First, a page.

Over all, of sixty-five countries reviewed by Freedom House, forty had imprisoned people for sharing political or social content through digital networks. That represented only a slight rise, from thirty-eight, in last year’s report, but two of the report’s authors told me that they believe it is part of a larger trend of countries arresting and intimidating Internet users. (It’s not clear whether the number of arrests of young people, in particular, is increasing, because these statistics aren’t readily available.)
I asked Sanja Kelly, the project director for the report, about the significance of these kinds of incidents. She pointed out that the people who broadcast their beliefs in an earlier, offline era—and were liable to get in trouble for it—were different from the ones who are now sharing their opinions online. “I think generally people on social media, many of them average people—they just don’t think about threats that they might face,” she told me. “That’s what makes them different from activists and journalists. If you’re a human-rights activist, you’ve already chosen a profession where you know you might be arrested. But, if you’re a teen-ager or a housewife, you just write these things down, and you don’t think anyone apart from your friends or family are going to see it—and then, when you get that knock on the door, you realize what kind of trouble you’re in.”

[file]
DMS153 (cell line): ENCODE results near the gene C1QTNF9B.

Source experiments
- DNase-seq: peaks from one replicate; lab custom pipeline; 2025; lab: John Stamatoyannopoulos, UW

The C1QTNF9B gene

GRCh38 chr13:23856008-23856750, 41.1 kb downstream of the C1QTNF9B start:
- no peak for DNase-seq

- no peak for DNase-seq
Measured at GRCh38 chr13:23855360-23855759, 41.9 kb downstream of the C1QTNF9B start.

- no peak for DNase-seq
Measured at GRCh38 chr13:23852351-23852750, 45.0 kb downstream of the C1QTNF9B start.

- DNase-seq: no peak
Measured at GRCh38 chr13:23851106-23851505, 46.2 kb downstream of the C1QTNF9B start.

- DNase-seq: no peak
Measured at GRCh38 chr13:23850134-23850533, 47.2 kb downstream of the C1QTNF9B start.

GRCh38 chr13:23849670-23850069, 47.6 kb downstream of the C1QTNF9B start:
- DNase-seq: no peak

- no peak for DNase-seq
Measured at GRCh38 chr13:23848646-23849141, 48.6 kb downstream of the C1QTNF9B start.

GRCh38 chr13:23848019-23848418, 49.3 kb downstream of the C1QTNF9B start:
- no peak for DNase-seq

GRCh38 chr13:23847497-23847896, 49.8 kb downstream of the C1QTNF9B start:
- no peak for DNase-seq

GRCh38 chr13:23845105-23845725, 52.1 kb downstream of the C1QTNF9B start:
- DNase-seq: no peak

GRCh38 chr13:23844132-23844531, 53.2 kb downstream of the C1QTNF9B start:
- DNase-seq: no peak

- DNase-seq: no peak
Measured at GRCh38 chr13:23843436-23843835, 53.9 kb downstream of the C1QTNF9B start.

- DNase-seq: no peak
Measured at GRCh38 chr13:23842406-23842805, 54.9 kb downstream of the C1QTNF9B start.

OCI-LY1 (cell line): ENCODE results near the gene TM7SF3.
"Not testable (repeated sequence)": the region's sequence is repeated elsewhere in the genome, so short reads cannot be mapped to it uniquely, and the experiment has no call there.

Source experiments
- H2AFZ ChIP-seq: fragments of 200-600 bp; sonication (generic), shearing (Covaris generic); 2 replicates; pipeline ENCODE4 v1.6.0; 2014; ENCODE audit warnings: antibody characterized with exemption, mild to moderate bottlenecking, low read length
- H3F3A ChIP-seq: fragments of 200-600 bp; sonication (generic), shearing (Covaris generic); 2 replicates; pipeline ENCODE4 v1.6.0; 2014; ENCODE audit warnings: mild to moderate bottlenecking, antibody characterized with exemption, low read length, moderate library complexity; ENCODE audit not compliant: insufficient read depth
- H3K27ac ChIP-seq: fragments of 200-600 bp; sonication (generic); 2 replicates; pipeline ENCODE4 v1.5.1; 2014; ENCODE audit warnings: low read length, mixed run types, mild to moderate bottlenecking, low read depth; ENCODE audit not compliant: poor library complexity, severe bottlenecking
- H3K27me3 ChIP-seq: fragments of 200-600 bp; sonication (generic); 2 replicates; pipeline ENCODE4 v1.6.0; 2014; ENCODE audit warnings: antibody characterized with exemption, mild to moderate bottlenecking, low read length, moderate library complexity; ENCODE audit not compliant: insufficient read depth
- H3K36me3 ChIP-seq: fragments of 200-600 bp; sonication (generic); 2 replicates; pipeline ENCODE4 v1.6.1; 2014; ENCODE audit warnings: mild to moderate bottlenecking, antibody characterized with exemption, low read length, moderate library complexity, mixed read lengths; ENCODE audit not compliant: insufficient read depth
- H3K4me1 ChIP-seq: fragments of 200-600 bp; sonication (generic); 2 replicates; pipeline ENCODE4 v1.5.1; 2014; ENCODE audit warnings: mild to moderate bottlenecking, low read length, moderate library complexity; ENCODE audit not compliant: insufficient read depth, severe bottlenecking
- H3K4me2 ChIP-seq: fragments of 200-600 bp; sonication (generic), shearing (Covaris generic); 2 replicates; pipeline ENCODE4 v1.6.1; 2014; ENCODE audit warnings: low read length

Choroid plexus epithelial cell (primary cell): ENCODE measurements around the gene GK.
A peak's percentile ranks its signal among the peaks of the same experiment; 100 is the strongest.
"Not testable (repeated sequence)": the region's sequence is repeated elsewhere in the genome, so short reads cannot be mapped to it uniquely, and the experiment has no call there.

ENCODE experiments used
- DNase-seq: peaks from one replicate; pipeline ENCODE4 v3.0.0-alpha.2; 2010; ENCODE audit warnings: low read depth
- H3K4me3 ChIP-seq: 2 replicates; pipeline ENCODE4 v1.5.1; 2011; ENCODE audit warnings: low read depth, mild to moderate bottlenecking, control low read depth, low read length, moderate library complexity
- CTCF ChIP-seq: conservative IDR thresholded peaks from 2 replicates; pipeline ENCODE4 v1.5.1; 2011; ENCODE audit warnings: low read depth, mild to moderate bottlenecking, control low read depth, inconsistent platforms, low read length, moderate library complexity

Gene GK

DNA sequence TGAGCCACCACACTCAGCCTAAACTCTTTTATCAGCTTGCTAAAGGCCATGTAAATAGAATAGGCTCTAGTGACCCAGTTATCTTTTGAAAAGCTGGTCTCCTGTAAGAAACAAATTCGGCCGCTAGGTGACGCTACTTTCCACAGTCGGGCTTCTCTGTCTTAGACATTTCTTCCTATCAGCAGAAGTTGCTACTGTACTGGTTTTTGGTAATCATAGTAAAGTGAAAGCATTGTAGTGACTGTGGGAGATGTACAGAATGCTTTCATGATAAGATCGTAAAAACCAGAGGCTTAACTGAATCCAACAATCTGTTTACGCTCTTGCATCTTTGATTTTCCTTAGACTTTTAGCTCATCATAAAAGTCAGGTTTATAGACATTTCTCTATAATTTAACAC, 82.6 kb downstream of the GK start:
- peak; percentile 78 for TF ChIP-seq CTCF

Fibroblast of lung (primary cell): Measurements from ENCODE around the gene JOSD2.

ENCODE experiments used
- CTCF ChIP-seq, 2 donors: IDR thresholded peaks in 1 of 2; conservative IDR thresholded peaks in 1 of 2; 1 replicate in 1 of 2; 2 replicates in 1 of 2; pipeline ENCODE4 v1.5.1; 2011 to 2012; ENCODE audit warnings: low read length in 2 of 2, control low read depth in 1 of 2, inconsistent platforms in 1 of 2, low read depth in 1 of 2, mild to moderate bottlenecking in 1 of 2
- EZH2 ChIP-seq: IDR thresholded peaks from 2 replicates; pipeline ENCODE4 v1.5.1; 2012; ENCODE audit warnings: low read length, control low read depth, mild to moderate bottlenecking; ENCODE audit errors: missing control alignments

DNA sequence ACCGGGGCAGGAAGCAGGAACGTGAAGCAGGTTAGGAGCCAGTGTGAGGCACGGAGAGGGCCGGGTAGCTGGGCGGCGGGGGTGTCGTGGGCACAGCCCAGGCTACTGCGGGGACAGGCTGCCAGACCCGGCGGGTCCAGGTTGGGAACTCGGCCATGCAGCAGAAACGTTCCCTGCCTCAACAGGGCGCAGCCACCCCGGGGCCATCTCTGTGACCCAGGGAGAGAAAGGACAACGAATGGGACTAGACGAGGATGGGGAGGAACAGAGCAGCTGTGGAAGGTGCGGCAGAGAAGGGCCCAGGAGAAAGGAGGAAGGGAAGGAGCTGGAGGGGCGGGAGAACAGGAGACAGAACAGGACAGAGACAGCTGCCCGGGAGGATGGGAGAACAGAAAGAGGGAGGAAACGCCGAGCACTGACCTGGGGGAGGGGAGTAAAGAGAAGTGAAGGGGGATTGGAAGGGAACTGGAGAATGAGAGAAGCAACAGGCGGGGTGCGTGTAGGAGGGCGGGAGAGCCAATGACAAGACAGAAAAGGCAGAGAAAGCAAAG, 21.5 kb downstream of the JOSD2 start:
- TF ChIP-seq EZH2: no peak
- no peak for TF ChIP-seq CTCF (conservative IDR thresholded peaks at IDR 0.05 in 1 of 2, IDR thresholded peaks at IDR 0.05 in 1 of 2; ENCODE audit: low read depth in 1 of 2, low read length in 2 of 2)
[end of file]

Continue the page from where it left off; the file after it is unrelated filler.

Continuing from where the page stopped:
As it happens, China, whose citizens and government are being courted not only by Zuckerberg but by other tech C.E.Os., has the lowest level of Internet freedom among all the countries that Freedom House surveyed; India is around the middle of the pack, but remains only “partly free.” When the heads of tech companies visit these countries, and others with limited Internet freedom, they tend to sidestep the topic. But, to operate in a given place, any company has to abide by local rules. In the countries where Internet users are only partly free, or not free at all—in other words, the countries where many of these sites are expanding their presence—that means governments consider themselves free to use their citizens’ social-media comments against them. Sites like Facebook do, as Zuckerberg notes, help people to learn much more about the world around them, and that can be powerful. But they also help governments learn much more about their own citizens, and that is also powerful. We may soon start to learn the extent to which companies are willing to abide that power.
Sign up for the daily newsletter.Sign up for the daily newsletter: the best of The New Yorker every day.